3. Time management; when you are on a 1 in 3 rotation in a day, meaning four hours on watch and 8 hours off, in a  constant rotation, where you still need to complete 8 hours of administration, preparatory and planning work, every day, for weeks and months at a time, you learn how to use your time wisely.
  4. Conflict resolution; not everything goes to plan and sometimes you have to learn how to convince your boss that your idea, is their idea and that its a good one
  5. How full your day can be and still have time for recreation, despite being in the aforementioned routine there was still time to sit down and read, relax or otherwise distract yourself

I eventually left the Navy for several reasons, I got married and the Navy wanted me to be away for 90% of the time over the proceeding years. I found I didn’t have the same zeal for the job as I did when I joined, and I felt that it was time to pursue another career. In ministry to be exact.


Give back

My journey to ministry, like most peoples, wasn’t, isn’t, and will continue not to be a straight line. When I left the Navy in Western Australia, we moved the some 4000km to Queensland. I felt that was where God had led us, and we had a large amount of family support available. The journey didn’t begin well. We found ourselves a home at Oasis New Life Centre as our Church. We found ourselves a home to live in, and eventually we found ourselves a Job. My wife in education and myself in Deceased Estate Management. Not exactly the direct route to ministry but at least I wasn’t at sea.

After nearly 12 months, the Church offered the position of Manager of their Cafe and Play centre to me. It wasn’t the Pastoral role I was hoping for, but it was working in Church, it was people, it was Ministry. After much prayer the wife a I decided to take the opportunity. It was a hard job. Outside of the long days in the cafe, with preparations, cooking, staffing, stocking, running and 95% of the time being the main barista, I was also the Technical Director for the church and one of the few Sounds Technicians. This coupled with the Senior Pastors drive to do more, be more and impact more, meant that 17 hours days weren’t unusual. In fact, they were the usual. We also worked a 6 day week. So an all too familiar pattern was emerging.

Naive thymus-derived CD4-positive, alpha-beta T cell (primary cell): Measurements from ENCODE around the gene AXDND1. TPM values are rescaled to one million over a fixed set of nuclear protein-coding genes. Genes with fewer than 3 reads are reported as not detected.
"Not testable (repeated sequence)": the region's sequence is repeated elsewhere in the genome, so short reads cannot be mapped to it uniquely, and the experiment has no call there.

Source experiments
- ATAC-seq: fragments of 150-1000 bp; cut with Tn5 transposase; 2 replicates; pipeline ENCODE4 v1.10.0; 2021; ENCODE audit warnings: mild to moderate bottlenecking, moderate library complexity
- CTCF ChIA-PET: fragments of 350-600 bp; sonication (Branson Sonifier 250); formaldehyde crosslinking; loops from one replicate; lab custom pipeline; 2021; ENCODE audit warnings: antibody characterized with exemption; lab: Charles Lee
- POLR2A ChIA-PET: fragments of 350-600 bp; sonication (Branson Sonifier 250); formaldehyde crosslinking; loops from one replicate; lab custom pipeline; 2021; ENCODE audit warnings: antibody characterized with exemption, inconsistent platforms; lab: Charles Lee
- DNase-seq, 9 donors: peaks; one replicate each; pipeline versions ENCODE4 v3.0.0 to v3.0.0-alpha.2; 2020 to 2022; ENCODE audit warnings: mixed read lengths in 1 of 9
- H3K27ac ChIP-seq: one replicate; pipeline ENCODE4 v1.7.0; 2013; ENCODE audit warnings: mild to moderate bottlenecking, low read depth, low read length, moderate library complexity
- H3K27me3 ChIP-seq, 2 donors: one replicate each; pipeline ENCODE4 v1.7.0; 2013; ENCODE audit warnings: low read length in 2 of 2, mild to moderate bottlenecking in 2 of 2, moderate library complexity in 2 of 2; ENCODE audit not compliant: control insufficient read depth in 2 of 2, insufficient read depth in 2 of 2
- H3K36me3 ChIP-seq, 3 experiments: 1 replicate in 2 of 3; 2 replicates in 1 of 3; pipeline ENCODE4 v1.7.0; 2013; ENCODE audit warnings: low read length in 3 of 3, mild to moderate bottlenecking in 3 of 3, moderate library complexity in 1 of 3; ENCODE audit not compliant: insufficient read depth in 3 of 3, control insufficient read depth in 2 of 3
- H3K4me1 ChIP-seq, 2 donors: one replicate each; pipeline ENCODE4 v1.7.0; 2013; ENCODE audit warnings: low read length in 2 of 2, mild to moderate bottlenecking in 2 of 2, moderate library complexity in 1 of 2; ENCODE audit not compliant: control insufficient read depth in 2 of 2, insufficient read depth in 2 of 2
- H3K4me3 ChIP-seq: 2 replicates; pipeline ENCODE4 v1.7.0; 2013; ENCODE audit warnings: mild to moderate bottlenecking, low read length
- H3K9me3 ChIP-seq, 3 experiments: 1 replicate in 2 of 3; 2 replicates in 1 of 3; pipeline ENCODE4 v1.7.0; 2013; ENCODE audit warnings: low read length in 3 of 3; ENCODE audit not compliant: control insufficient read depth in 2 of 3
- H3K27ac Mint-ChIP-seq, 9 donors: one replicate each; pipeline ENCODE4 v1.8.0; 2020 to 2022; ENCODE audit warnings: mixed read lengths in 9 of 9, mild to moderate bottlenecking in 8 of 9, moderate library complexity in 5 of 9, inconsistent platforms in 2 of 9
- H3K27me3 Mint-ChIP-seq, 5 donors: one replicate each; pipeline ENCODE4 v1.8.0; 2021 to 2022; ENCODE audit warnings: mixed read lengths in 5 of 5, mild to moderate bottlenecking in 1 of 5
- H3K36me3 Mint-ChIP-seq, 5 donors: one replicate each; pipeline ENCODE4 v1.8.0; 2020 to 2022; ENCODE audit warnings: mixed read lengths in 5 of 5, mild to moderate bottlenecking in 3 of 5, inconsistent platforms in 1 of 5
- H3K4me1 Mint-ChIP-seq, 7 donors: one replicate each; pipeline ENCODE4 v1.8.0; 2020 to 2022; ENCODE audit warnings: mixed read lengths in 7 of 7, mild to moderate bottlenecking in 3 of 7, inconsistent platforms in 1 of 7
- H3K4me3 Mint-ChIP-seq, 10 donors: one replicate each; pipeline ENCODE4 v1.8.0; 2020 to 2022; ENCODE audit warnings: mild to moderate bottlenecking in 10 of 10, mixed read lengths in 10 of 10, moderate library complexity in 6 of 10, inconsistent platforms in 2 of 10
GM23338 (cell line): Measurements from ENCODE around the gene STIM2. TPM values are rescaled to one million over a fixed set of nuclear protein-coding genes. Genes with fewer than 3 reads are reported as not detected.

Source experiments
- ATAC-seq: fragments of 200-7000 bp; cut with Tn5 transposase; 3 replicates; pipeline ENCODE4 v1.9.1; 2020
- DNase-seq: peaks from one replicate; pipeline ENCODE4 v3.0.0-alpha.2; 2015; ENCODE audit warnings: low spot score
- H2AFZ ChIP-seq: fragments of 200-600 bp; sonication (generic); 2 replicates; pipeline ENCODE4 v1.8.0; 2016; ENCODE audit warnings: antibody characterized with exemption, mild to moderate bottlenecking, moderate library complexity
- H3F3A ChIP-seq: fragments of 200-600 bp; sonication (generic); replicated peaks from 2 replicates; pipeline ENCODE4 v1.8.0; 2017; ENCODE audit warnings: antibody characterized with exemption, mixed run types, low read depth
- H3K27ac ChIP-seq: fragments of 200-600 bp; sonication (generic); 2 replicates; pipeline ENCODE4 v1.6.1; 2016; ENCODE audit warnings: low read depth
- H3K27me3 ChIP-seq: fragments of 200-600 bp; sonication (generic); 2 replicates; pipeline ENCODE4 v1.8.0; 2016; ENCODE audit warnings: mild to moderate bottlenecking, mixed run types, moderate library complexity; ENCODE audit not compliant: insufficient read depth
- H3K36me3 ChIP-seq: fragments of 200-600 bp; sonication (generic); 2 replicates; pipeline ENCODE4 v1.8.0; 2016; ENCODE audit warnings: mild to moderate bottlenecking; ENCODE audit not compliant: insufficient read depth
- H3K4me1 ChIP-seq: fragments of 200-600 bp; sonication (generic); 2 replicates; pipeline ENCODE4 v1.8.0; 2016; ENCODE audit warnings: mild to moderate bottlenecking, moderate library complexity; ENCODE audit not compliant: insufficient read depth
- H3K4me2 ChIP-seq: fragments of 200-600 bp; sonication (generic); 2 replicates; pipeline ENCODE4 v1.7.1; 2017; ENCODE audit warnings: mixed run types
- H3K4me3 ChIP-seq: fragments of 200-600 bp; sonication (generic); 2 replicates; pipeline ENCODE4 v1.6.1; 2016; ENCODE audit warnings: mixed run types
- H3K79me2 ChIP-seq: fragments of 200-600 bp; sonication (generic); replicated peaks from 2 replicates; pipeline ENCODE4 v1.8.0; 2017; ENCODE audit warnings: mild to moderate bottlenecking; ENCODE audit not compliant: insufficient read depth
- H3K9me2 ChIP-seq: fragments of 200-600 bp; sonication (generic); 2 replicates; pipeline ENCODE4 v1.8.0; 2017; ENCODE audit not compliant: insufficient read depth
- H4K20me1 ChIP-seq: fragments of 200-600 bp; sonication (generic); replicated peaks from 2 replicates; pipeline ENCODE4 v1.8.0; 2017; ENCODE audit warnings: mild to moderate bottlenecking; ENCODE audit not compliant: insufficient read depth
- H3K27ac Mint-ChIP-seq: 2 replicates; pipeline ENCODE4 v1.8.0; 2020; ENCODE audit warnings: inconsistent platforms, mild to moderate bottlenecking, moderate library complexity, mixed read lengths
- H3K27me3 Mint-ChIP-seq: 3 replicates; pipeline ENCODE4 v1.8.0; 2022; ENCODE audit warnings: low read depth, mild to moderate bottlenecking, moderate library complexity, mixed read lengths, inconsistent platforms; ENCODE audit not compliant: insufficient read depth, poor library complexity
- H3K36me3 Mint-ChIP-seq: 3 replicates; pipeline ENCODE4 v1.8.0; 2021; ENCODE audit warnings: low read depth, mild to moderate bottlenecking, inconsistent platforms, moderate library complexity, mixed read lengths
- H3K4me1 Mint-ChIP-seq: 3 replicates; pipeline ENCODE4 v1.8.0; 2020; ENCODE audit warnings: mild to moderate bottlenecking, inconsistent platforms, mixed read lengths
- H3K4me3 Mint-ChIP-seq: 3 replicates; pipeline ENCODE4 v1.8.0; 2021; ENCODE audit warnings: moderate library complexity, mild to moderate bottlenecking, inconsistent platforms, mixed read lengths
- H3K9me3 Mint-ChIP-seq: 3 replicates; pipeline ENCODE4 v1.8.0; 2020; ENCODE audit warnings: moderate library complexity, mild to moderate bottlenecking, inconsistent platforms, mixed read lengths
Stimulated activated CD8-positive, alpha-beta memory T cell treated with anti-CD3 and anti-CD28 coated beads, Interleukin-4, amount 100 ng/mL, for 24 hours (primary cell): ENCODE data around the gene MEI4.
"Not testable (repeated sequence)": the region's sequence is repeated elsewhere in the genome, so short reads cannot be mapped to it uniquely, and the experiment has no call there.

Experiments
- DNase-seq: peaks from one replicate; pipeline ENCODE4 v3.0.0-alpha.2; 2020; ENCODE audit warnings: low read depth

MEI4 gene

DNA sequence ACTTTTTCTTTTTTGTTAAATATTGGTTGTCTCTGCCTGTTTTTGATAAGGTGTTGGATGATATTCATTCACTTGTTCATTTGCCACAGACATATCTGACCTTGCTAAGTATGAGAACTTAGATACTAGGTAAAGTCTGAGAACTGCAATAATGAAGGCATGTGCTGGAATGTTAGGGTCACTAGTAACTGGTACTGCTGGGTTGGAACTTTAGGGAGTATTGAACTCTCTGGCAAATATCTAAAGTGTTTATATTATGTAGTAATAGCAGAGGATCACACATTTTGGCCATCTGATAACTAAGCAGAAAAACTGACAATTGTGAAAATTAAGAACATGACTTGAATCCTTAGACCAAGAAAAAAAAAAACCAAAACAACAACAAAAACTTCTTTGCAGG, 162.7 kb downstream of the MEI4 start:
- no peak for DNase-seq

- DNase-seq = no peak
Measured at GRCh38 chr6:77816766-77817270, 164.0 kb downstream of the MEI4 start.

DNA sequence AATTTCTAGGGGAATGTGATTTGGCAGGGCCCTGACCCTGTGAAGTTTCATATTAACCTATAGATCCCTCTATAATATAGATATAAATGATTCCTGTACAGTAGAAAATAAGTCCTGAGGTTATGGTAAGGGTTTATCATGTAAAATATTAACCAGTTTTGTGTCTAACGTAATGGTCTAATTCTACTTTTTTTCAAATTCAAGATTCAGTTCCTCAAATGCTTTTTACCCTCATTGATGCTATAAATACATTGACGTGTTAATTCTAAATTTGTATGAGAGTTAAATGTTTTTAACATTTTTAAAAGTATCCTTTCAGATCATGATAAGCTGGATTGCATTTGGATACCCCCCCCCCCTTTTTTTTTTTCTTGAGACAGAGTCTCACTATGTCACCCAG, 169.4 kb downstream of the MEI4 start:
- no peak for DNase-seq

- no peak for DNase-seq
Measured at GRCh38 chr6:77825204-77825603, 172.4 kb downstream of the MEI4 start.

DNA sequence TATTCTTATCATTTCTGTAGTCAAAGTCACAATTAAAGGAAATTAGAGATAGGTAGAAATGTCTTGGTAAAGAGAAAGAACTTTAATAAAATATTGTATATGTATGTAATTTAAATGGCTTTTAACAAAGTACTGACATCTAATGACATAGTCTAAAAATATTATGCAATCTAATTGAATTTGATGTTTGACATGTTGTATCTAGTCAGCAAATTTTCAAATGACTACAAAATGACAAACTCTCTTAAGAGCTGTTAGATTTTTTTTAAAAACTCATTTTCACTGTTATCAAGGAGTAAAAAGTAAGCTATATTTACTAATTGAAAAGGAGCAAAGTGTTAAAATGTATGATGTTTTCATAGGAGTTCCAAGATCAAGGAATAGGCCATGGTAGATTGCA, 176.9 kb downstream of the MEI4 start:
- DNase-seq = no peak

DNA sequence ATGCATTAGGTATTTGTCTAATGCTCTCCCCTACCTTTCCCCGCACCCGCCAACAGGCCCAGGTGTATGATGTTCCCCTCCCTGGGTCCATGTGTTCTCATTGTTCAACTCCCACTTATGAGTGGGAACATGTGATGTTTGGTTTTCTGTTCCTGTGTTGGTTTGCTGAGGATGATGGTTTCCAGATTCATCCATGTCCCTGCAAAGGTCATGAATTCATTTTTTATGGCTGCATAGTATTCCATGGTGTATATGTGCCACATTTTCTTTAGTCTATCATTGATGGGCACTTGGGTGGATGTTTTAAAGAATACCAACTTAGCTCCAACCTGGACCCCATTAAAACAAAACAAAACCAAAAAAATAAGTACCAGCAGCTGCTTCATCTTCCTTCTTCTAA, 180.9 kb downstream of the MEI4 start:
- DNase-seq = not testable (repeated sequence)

I did, however, learn a lot from my some 18 months working for Oasis;

  1. Watch burnout; though there are times were high intensity is required, it cannot be the normal tempo for the team
  2. Consideration to others; I have always been considerate of others, but I did find myself at times placing task, or frustrations from the upper management onto others, which isn’t fair
  3. More time management; when you had your Golden day off you made the most of it, you spent it with family doing something that recharged you but didn’t feel like a waste of a day
  4. I never wanted to work with young children as a profession ever again
  5. I was not meant, at this point in my life, to be in vocational Ministry, that is being a Pastor full time. I love serving in my Church, I love God but I am not meant to be in that role, yet or at all is to be determined

I originally wasn’t going to leave Oasis as a job, I was originally going to take some leave for a Shoulder operation and return, but in 2016 I had five operations and many an hour laying on my back with my own thoughts, and decided that returning was not on the cards, but instead I was to head to Nursing.Days-Gone-By-4

I am now Studying full-time at CQUniversity for my Diploma of Nursing, which enables my registration as an Enrolled Nurse, and intend on starting my Bachelor of Nursing, which facilitates my registration as a Registered Nurse, in 2018. I volunteer as a Scout leader for Warripari Scout Group, I am a member of the Student Representative Council and Student Participation and Retention Committee for CQUniversity, I write a personal Blog and contribute to CQUni Life and Get Connect Dad. I am most importantly though, a Husband to Alinta and father to 2 beautiful children, Joseph and Darby. Though I don’t know where my life will take me next I have faith that it will not be without lessons, trial and tribulations.


In each job, or potential career, I learnt something. Sometimes it was what not to do, sometimes what I would do again. This mantra of constant learning and betterment has seen me through a lot of trying times, and has served me well as a Nursing Student. I endeavour to learn something new each and every day, no matter how trivial the fact may seem. I also attempt to share this knowledge with those around me, in the effort of bettering those whose lives we have so little chance to impact.

So that is my story so far. What life lessons have you learnt from finding your place in the world? Are you a one career person or have you also had to try and few different careers to find your fit? Are you still on the journey?

Maintain the Rage

Luke Sondergeld